“The-One-Journal-For-Everything” System

I have a system that I created in early 2007 and have been using and perfecting ever since to much greater effectiveness.

I call it “the-one-journal-methodTM”

My first mention of it online was in a comment on my Japan-related blog DailyJ

This is basically how it works:

Instead of writing things down on random sheets of paper, napkins, etc. I write everything (and I mean EVERYTHING) down in my notebook.

I use one notebook for every line of thought. This is as opposed to having a notebook for ideas, a notebook for documentation, a notebook for grocery lists, etc.


And I have them in volumes. When I reach the end of one composition notebook (for example vol. 11) I pick up another one and label it as the next volume (vol. 12).

ASIDE: I am as of 9/15/2009 I am up to volume 28. With 200 pages each that is 5600 pages in under 3 years! (not sure if I should be happy about that or concerned…) 🙂

Leonard DiVinci had 13,000 pages of notes. At my current rate I might top him in 7 years but probably only in quantity not quality.


I write every important idea down IMMEDIATELY.  If I am taking notes down about a book I am reading and suddenly I have a new idea for one of my websites, I make a dividing line right there in my notebook and write down the new idea.

When ideas are separated like this I put a “cont’d on page #” to connect the entries. For example I might have a partial grocery list on page 2 and the rest on page 9. I plan to put pictures here soon to better explain it (and maybe an ebook).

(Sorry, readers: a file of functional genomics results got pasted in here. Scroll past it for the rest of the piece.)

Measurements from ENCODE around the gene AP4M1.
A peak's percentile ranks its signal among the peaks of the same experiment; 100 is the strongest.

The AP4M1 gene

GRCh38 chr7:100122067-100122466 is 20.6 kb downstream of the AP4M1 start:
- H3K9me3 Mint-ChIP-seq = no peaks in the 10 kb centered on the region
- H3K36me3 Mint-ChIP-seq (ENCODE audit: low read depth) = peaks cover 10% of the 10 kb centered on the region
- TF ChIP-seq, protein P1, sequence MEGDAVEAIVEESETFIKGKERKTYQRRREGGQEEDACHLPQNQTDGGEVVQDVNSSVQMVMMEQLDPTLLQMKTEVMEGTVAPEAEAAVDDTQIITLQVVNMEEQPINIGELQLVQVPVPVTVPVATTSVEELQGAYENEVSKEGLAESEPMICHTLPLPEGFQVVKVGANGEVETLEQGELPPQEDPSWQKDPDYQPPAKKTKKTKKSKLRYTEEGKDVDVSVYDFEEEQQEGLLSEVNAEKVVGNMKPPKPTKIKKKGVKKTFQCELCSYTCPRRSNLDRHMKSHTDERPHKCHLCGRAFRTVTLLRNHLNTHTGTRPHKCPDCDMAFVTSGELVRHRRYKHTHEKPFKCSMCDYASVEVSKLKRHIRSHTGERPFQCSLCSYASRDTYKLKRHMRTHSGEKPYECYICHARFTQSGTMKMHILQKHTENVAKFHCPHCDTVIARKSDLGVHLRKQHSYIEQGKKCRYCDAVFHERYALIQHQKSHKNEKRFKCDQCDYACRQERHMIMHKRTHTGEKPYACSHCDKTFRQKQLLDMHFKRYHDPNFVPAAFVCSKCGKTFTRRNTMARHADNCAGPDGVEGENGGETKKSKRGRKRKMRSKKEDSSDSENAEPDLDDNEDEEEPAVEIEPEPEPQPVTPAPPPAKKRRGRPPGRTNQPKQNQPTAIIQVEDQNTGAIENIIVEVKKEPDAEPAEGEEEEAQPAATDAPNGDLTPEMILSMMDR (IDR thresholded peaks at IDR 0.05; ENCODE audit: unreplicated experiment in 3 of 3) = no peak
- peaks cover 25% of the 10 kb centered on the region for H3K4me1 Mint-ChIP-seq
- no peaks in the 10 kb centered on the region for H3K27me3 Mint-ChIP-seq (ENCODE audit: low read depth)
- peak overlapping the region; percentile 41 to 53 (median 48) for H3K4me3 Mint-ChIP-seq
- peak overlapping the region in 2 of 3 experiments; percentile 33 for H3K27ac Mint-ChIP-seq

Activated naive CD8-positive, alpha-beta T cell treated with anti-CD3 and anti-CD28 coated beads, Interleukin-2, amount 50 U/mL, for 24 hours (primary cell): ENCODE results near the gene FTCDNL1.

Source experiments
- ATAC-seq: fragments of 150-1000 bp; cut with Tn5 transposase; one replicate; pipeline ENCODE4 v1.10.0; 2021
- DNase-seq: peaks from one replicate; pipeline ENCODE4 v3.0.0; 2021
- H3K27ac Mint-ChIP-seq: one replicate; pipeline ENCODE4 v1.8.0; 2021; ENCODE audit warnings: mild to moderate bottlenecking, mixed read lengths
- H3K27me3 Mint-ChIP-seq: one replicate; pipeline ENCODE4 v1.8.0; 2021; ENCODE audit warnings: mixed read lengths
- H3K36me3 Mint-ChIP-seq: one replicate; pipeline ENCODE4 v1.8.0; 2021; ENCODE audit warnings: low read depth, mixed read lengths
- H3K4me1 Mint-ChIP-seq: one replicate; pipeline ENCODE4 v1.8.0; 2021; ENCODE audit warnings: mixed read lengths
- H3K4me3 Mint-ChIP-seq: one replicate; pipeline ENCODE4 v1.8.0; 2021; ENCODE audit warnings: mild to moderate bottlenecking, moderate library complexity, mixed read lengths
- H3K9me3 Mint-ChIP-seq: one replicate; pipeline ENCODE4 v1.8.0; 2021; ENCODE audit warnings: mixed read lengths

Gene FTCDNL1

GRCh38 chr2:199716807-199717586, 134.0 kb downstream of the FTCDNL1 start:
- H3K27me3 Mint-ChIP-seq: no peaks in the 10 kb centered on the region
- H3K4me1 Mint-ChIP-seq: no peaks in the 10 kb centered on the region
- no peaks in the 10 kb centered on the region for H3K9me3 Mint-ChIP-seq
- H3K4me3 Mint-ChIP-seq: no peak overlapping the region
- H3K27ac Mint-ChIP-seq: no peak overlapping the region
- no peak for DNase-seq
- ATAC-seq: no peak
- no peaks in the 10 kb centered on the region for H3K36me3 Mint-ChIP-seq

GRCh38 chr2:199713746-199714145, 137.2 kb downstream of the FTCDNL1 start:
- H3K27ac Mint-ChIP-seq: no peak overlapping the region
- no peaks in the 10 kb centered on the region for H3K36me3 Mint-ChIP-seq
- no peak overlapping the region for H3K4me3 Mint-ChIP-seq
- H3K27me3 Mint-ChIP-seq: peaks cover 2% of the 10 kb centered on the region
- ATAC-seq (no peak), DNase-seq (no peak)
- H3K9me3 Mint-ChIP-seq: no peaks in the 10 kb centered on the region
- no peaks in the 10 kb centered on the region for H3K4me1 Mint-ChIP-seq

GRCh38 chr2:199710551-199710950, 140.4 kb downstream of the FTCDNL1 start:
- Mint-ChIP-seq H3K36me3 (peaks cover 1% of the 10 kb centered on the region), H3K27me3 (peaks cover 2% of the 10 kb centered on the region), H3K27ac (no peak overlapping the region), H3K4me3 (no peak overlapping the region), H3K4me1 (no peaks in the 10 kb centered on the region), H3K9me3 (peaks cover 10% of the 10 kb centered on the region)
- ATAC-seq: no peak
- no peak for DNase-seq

I save the first three pages of my composition notebook for creating an index. The index is a list of the page number and title of each notebook entry. This is an important component.


Equally important is numbering the pages of the notebooks. I number all the pages either when I first start a new volume or as I go along. This helps to keep track of where all of the information is.

It also is a big part of the next methodology we will look at that makes this system great for productivity.


The real power of this system manifests itself when it is combined with your calendaring and to do systems.

Let see how that works:

Let’s say you write down some ideas that popped into your head for a project that you have to do in two weeks. On your schedule you would write down the name of the project and write “see notebook #27 page 89.”

With this system all of the details of a project are off of your mind as soon as you have them and into a system where you can recall them later exactly when you need them.

It’s like Google for you thoughts. Google knows the power of indexing. So does your local library.


Many of the great thinkers, doers, and world-changers throughtout centuries past were prolific journal keepers.

I already mentioned Leonardo DiVinci.

Benjamin Franklin (used to create his Autobiograpy and Art of Virtue)

Lewis & Clark

Darwin’s Voyage of the Beagle

Mark Twain (innocents abroad and roughing it)

This list could probably go on forever. In fact, here is another great list of journal writers.

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